Competency Performance Recording for Learning (CPR-L), so named because it “resuscitates” learning of the analytical process of problem solving, is an innovative model in teaching and learning.




CPR-L was developed during Langston University’s National Science Foundation’s initial HBCU-UP grant (2003-2008), aimed at correcting some of the teaching and learning problems students experienced. Too many students were achieving less than 40% pass ratio STEM college introductory courses.


Pre- and post-testing data from 12 years of testing our pre-college math and science program participants, as well as pre-testing results of entry level university STEM students, suggested systemic math and science deficiencies. Further, among a large number of incoming students, test results demonstrated a marked lack of comprehension with “reading problems.”  Likewise, their responses, when attempted, demonstrated a troubling shortfall in the ability to express thoughts coherently or logically. Although unacceptable,  class grades and learning issues mirrored that which was documented by a number of sources (Williamson, 1991; Brotherton, 2001; Green & Forster, 2005; Miller-Dpty Sec. Edu, 2010; Baisey-Jackson, 2011; Harper, 2012).  To mitigate this problem, tasks and  exercises aimed at impacting retention of information, understanding of course concepts, maintaining the integrity of the problem-solving process and exorcising bad learning habits were incorporated into the teaching and learning process.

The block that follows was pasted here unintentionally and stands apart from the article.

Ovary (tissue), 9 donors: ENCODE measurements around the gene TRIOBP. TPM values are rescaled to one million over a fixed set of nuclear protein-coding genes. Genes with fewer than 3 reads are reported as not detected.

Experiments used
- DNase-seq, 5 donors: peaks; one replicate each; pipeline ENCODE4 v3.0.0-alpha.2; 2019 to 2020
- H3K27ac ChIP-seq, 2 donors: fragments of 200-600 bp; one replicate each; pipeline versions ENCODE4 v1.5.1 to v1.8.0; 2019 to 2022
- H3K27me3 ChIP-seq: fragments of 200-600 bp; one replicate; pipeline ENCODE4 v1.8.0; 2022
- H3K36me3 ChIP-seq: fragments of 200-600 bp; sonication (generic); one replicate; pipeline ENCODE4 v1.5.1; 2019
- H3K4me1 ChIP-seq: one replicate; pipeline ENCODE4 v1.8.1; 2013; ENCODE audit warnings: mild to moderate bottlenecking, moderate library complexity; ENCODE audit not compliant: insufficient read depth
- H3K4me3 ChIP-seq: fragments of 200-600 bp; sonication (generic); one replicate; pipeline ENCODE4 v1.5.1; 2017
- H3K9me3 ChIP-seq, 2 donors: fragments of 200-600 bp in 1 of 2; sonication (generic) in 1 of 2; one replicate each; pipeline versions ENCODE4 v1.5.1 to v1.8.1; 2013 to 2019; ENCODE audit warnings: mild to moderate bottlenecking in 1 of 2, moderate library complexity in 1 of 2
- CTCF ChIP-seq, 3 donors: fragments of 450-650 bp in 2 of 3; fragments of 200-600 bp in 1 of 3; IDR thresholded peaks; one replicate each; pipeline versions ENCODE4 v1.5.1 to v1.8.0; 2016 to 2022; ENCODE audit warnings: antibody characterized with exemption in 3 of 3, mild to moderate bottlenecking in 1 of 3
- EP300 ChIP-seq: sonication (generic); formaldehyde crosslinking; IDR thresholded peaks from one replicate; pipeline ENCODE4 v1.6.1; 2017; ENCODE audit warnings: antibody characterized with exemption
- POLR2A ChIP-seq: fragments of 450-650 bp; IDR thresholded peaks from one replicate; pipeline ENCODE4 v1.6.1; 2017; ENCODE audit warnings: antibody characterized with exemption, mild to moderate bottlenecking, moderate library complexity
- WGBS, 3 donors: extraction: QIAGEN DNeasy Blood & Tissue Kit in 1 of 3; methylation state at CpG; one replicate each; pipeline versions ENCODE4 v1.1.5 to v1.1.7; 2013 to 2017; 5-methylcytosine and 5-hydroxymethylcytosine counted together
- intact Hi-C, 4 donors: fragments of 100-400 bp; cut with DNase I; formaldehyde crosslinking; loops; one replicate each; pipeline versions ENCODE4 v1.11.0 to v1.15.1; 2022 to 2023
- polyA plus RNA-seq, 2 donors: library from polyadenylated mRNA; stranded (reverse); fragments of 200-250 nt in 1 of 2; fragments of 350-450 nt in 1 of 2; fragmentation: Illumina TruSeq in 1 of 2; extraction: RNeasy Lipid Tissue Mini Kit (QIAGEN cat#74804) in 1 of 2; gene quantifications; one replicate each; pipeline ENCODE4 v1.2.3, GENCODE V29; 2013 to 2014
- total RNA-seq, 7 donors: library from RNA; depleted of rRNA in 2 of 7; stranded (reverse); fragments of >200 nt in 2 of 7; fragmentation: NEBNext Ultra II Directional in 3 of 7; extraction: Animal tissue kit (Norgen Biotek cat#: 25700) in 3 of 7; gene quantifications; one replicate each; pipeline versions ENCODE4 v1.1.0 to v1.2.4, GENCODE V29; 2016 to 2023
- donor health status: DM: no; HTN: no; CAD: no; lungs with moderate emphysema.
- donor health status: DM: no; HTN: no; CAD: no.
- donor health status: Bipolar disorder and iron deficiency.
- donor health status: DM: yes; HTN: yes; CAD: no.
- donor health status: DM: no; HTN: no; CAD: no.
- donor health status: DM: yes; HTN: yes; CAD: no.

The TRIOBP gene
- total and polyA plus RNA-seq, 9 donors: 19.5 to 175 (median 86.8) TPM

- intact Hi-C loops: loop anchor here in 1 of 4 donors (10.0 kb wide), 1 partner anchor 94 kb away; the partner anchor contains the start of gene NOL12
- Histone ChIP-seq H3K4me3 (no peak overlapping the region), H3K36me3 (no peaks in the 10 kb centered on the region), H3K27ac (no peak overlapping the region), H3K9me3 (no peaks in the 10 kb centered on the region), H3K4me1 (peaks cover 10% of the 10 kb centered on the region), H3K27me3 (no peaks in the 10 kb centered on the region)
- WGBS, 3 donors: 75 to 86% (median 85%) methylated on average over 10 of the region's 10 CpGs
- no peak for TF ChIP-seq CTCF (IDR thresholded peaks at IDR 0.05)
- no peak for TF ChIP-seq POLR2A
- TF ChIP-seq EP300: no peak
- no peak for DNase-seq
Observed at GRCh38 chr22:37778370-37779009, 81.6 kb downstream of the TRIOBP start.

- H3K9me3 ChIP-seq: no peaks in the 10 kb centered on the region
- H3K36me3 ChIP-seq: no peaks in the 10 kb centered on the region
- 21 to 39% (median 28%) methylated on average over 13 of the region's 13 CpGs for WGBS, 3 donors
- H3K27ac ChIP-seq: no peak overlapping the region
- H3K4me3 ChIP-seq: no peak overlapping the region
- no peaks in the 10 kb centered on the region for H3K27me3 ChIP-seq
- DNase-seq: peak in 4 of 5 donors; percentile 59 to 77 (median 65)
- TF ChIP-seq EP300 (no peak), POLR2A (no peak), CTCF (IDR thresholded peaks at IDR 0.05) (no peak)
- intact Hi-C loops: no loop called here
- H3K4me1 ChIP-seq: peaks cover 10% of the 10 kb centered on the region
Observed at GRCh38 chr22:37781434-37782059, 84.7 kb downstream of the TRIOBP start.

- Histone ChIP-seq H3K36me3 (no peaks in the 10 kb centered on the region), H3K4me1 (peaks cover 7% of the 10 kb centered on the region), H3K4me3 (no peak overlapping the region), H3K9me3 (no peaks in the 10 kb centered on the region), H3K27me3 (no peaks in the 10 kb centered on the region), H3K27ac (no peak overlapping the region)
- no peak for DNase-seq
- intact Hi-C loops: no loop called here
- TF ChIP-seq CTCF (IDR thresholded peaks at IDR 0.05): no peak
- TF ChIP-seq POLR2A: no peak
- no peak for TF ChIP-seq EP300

The CPR-L process was deployed on a limited basis in General Chemistry and Organic Chemistry Colloquium classes. (The limitation was due to available tablet PCs that were needed to complete homework assignments). Results were promising. Students in Chemistry I colloquium class received a class grade of 4.0 compared to 2.7 for the non-CPR-L group. Students in Organic colloquium received an average class grade of 3.6 compared to 2.4 for the non-CPR -L group. Results of our test prompted LU to establish a full CPR-L enabled classroom. Subsequent tests were equally promising. During each of three summers (2009, 2010, 2011), the CPR-L methodology was used to teach Introductory Chemistry to incoming freshmen who expressed interest in STEM disciplines. Twelve (12) participating SABC-STEM summer bridge students’ pre/post grades in chemistry showed a 120% improvement compared to an 85% improvement the previous year when CPR-L was not used. In 2010 and 2011, the CPR-L instructional laboratory was operational, and the improvement for each class of 13 students was 185% pre/post course.


STEM faculty has continued to use CPR-L process in entry level STEM courses on a limited base, and faculty continue to use it as a tool in tutoring students in advanced STEM courses.  Students who experienced the CPR-L process while at Langston, and have since earned a degree in STEM or STEM Education comment favorably on the degree of course content efficacy they have, compared to others in their work or advanced study groups.


Read more about the CPR-L process and results at LINC Project.